Thailand Post anticipates B5bn profit in 2019
Digital developments bode well for service
Thailand Post expects profit to soar to 5 billion baht in 2019, a 14% increase over this year, because of e-commerce market growth from both domestic and cross-border delivery.
Improvements in making delivery management digital will also play into the likely profit windfall.
Next year, Thailand Post plans to improve logistics to capitalise on the success of e-commerce. This is in line with the government's goal to make Thailand a logistics hub in Asean.
Consumer-to-consumer (C2C) and business-to-consumer (B2C) sales have grown significantly in tandem with the popularity of online shopping, said Thailand Post president Smorn Terdthampiboon.
The arrival of foreign e-commerce giants like Alibaba, JD.com and affiliates through local partnerships have significantly expanded the e-commerce segment, allowing many Thai retailers to easily ship their products abroad.
Thailand Post calculated total revenue in 2017 at 27.8 billion baht, of which 13% or 3.5 billion came from international service. This year international service revenue is targeted to grow to 14.2% of total revenue at 4 billion baht.
"We expect total revenue for 2018 to be 30.8 billion baht," Mrs Smorn said.
OVERSEAS SHIPPING BOOM
She said Thailand Post made 24 million express mail service (EMS) and parcel deliveries abroad in 2017, or 2 million per month, through varied services such as EMS World and EMS One Price.
To efficiently capitalise on the growth of e-commerce, Mrs Smorn said the company has been improving shipping capacity through both service management and an improved sorting system.
The move is to ensure that the organisational management structure and operating system can handle the existing challenge of accommodating messenger service apps and international courier and parcel delivery service providers.
For service management and new products, Mrs Smorn said Thailand Post recently extended office hours for major postal offices nationwide from 4.30pm to 8pm daily during Monday-Saturday as well as opening on Sunday from 8am to noon.
The added hours will help e-commerce retailers that need to use services outside of normal office hours and reduce critical limitations.
Thailand Post recently began adding further delivery services such as a messenger service to pick up parcels for customers at a desired location, plus a call centre to inform customers when their parcels arrive.
Mrs Smorn said Thailand Post launched its latest service, ePacket, in July to enhance the competitiveness of Thai online merchants abroad, with a 20% lower fee than that of the same service provided by international courier DHL.
EPacket was designed to help Thai online merchants who are charged high fee rates when sending products abroad via EMS.
Thailand Post has also connected its shopping tools with the multinational e-commerce platform eBay since June to better serve Thai online retailers on the website.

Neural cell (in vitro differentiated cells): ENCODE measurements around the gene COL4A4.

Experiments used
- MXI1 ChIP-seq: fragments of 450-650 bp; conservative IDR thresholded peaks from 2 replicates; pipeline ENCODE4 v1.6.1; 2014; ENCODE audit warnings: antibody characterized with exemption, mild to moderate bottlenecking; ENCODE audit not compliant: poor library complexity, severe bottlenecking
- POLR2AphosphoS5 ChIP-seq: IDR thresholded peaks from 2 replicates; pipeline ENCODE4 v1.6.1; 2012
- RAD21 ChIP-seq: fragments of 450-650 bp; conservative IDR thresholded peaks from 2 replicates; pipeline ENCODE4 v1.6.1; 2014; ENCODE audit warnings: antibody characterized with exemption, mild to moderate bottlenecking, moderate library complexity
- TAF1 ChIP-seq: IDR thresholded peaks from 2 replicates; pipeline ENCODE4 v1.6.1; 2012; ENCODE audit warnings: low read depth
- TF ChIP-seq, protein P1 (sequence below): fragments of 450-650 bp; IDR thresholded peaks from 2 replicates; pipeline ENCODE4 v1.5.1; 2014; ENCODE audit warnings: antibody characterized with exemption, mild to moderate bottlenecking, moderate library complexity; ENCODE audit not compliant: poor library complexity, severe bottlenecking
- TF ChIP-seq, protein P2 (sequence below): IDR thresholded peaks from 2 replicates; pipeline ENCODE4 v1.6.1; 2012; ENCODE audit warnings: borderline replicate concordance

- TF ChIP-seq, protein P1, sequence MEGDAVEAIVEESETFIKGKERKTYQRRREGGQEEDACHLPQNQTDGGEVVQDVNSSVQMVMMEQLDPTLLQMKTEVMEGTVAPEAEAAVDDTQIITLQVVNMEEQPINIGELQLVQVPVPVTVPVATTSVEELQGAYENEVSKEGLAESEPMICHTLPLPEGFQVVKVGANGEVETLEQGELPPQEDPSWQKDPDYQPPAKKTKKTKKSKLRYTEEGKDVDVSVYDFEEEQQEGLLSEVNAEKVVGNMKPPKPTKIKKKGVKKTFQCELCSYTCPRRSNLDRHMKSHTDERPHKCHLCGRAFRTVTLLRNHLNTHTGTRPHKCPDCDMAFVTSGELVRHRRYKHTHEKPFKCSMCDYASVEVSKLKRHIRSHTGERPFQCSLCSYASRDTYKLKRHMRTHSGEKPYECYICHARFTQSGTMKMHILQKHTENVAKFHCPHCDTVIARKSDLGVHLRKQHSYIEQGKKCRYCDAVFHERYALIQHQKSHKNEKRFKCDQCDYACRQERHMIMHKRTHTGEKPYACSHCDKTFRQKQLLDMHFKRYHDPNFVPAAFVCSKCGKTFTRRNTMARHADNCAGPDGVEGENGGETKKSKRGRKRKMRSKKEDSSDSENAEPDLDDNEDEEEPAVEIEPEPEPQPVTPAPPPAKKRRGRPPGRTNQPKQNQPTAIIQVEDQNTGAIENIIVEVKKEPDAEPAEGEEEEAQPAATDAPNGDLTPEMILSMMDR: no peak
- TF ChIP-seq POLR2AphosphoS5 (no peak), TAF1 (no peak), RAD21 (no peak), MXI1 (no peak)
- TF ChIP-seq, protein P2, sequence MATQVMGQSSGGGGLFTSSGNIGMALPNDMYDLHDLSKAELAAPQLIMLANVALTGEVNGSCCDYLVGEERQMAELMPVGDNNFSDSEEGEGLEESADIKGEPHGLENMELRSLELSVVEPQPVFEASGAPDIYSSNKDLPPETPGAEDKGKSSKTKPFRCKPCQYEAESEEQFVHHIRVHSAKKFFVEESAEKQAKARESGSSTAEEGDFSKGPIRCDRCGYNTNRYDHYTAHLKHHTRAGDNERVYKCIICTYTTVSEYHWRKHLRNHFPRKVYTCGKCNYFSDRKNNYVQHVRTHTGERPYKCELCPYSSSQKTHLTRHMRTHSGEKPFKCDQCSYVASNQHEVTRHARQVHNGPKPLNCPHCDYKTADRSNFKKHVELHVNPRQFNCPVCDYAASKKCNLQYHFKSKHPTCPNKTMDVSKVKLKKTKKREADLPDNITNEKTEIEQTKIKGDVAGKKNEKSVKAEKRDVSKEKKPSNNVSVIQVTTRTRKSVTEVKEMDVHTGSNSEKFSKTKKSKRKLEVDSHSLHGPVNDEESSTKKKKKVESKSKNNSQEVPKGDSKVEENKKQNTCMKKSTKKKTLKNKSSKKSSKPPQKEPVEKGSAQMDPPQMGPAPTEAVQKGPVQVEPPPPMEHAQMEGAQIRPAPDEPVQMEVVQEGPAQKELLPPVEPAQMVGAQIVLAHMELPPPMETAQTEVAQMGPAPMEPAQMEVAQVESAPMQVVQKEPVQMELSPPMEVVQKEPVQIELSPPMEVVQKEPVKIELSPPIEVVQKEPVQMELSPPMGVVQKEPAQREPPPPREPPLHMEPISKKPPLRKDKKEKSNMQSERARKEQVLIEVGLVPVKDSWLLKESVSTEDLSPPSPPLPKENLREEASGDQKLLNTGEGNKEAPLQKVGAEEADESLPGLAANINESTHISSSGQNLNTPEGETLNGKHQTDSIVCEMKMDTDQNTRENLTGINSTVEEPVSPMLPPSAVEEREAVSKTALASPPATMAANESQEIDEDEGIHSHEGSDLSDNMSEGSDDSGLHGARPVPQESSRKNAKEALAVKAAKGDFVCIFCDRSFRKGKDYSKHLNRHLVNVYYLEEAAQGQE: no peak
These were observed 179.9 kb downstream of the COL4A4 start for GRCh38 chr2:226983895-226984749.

EBay is the most popular site for cross-border e-commerce among Thai retailers, with more than 10,000 Thais using the eBay website as a sales channel.
With the ePacket service, recipients do not need to sign to receive, but the delivery process can still be tracked via Thailand Post's website.
The ePacket service is targeted at online merchants who want to deliver parcels weighing no more than two kilogrammes to the most popular destinations in 16 countries, including Japan, China, Singapore, South Korea and the US.
The fee for delivery ranges from 120 baht to almost 1,000 baht, depending on the destination. Recipients will receive the parcel within 3-9 days.
Although ePacket takes 1-2 days longer than competing services, it costs an average of 400 baht for products weighing between 500 grammes and 1kg.
AUTOMATED SORTING BY 2022
Mrs Smorn said Thailand Post will launch new services to benefit online merchants who sell to overseas clients next year.
To improve its sorting system, Thailand Post plans to spend 10 billion baht to establish two fully automated sorting centres.
The fully automated system will ease the growing load of mail and parcels, as well as reduce damage and errors in the sorting process.
Mrs Smorn said one of the new sorting centres will be in Chon Buri province, while the other will be in Wang Noi district in Ayutthaya province. Each centre needs an area of 100 rai.
Thailand Post bought 120 rai of real estate worth 400 million baht to develop the Ayutthaya sorting centre.
The five-year investment plan aims for the fully automated system to begin by 2022.
Thailand Post has 19 logistics centres and 1,300 post offices, with an additional 3,300 licensed post offices nationwide.
The enterprise has budgeted 4.4 billion baht to install a mixed-mail and parcel sorting system at its 19 logistics centres by 2022.
Thailand Post installed the mixed mail sorter at its Sri Racha and Nakhon Ratchasima logistics centres, while the cross-belt sorter has been installed at the Sri Racha centre.
The sorter consists of a chain of independently operated short conveyor belts mounted transversely along the main track. The belts sort parcels, apparel and small items that are difficult to sort, such as fragile or high-friction items, at high speeds.
The ongoing installation of the mixed-mail and parcel sorting system, worth 4.4 billion baht, will improve capacity within the semi-automated system.
Thailand Post will spend 1.1 billion baht to upgrade Counter Automation Point of Sale (CA PoS) for all 1,300 post offices nationwide by the end of this year.
The new CA POS will provide more innovative applications to serve changes in markets and customer behaviour.
The system comes with digital devices for delivery staff to assist customers and keep precise records of the delivery process.